R&D workers account for just over 1 percent of total business employment in the United States.
Companies active in research and development (R&D) employed 1.5 million scientists, engineers, researchers, managers, technicians, support staff and other R&D workers in 2013, according to a new report from the National Center for Science and Engineering Statistics (NCSES).
Although R&D workers account for just over 1 percent of total business employment in the Unites States, they play a vital role in creating the new ideas and technologies that keep companies competitive, create new markets and spur economic growth. The three largest industry groups in terms of domestic R&D employment in 2013 were:
- Software publishing (181,000 R&D workers).
- Pharmaceuticals and medicine (117,000).
- Semiconductors and other electronic components (109,000).
Large companies dominated R&D employment, accounting for two-thirds of the total 1.5 million workers. However, small companies devote a greater share of their operations to R&D, due in part to the fact that small businesses include more startups. R&D workers make up 11.7 percent of the total workforce at small companies active in R&D, in contrast to 6.5 percent at large companies.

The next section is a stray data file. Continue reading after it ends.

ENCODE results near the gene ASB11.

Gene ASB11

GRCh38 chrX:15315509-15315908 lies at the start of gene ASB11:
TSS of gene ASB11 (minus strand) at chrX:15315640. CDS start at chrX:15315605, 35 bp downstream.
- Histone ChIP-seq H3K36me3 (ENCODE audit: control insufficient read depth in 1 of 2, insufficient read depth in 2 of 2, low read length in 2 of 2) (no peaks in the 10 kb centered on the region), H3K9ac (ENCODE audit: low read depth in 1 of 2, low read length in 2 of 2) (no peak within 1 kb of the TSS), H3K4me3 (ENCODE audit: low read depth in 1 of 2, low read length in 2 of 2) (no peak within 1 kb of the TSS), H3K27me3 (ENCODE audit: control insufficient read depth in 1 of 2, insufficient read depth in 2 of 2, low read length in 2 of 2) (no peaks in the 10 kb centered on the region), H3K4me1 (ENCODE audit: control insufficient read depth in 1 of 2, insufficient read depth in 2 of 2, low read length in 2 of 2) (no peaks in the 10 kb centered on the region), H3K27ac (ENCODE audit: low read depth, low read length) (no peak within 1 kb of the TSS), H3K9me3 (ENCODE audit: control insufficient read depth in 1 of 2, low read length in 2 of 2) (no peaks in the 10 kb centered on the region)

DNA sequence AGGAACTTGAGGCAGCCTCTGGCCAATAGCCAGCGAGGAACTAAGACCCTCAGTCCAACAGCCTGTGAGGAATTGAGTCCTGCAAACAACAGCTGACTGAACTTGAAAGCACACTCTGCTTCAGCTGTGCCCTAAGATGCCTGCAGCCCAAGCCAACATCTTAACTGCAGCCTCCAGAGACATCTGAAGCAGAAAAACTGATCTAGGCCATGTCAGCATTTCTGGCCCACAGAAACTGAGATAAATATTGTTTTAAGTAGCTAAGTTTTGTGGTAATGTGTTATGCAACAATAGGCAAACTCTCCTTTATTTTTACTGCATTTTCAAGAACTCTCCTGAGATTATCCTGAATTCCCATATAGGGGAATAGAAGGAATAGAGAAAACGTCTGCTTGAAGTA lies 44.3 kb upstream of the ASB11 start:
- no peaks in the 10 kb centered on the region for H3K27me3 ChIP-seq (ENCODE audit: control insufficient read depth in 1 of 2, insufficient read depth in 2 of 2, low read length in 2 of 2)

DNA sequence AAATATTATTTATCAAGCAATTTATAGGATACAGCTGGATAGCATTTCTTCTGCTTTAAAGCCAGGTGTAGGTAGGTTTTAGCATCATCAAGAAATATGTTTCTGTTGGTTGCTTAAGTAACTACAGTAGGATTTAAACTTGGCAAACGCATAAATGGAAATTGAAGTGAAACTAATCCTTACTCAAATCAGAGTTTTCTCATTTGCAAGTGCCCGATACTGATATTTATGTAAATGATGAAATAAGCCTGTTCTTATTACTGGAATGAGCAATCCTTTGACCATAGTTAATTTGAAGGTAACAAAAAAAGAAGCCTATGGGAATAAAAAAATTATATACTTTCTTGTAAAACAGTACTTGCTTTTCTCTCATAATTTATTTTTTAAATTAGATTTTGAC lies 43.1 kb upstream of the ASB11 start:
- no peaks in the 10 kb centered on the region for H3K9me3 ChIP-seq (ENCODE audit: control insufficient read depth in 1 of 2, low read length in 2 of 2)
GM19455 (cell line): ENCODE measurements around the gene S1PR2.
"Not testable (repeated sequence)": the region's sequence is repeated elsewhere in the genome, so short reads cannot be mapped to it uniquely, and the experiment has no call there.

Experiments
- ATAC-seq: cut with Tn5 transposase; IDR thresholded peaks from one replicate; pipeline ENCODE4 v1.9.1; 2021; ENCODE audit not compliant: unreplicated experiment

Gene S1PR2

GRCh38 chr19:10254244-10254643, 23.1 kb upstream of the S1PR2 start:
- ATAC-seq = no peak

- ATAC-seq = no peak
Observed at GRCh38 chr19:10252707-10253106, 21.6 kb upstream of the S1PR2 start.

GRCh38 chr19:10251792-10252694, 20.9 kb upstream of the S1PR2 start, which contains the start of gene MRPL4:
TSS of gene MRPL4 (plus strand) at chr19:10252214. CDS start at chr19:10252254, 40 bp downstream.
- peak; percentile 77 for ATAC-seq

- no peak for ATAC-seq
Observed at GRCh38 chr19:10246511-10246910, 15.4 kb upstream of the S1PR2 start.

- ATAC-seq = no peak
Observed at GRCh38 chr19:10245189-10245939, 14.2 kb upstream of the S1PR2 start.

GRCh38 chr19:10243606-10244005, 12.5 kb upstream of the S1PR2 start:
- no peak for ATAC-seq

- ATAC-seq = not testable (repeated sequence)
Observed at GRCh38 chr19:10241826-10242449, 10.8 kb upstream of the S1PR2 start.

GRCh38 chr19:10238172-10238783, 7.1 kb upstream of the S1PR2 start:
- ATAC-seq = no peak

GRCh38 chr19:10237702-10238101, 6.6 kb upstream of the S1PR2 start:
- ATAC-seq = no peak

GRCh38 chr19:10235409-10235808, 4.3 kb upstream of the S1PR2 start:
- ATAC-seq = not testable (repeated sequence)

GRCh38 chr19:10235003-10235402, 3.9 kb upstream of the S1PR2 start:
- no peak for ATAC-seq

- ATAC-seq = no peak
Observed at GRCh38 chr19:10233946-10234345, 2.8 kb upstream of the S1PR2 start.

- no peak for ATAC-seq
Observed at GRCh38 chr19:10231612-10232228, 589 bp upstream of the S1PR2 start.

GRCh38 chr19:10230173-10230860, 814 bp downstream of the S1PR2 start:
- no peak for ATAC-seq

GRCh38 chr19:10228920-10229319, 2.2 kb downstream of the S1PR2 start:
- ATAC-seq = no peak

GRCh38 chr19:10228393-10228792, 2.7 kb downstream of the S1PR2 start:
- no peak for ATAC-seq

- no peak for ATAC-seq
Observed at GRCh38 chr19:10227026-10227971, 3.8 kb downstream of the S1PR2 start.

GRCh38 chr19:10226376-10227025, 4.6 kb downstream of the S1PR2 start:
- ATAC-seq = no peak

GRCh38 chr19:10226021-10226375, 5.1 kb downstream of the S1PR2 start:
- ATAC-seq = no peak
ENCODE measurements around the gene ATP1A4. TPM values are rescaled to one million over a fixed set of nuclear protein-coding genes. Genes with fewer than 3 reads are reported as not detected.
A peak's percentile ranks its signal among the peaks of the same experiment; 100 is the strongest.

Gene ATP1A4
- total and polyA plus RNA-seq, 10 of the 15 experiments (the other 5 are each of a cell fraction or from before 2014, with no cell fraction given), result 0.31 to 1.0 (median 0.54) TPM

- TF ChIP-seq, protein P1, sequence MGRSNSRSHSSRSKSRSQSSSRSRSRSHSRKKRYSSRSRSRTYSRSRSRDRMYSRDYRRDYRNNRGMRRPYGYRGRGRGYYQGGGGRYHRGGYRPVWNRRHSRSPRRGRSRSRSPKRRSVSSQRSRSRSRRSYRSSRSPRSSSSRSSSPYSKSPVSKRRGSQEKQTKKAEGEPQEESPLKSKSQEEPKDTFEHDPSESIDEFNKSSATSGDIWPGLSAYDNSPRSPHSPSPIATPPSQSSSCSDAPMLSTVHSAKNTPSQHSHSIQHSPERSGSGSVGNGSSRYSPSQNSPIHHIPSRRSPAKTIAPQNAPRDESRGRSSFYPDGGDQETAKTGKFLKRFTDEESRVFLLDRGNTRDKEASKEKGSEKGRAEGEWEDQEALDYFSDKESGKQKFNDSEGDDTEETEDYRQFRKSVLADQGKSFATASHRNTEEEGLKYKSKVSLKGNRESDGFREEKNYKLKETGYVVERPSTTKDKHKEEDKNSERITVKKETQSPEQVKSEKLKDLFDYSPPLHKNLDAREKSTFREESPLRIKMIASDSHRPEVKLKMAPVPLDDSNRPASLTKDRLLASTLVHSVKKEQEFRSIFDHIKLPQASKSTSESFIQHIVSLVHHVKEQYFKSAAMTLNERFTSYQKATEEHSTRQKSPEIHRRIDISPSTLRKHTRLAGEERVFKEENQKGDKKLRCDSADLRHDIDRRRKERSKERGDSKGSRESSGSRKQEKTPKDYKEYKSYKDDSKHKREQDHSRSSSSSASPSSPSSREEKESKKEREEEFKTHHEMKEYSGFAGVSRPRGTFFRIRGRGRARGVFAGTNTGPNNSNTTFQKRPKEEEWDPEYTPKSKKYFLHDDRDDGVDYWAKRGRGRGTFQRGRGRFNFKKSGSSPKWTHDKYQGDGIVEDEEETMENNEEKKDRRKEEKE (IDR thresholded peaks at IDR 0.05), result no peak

Women accounted for one-quarter of the 1.5 million total R&D workers, consistent with their underrepresentation in science and engineering fields of study. The fields that saw the highest rates of representation for women were pharmaceuticals and medicine, as well as scientific R&D services, a category largely made up of contractors that assist pharmaceutical, biotechnology and medical device companies.
Industries with large numbers of employees but low representation of women — including software publishing and computer and electronic products — typically employ R&D workers from educational fields such as engineering and computer science, areas where women have historically had low participation rates.
Two-thirds of business R&D employees in the U.S. were scientists, engineers or R&D managers, and the remainder were technicians or other support staff.
See: Shackelford and Morris, A Snapshot of Business R&D Employment in the United States, NSF InfoBrief 17-302, October 31, 2016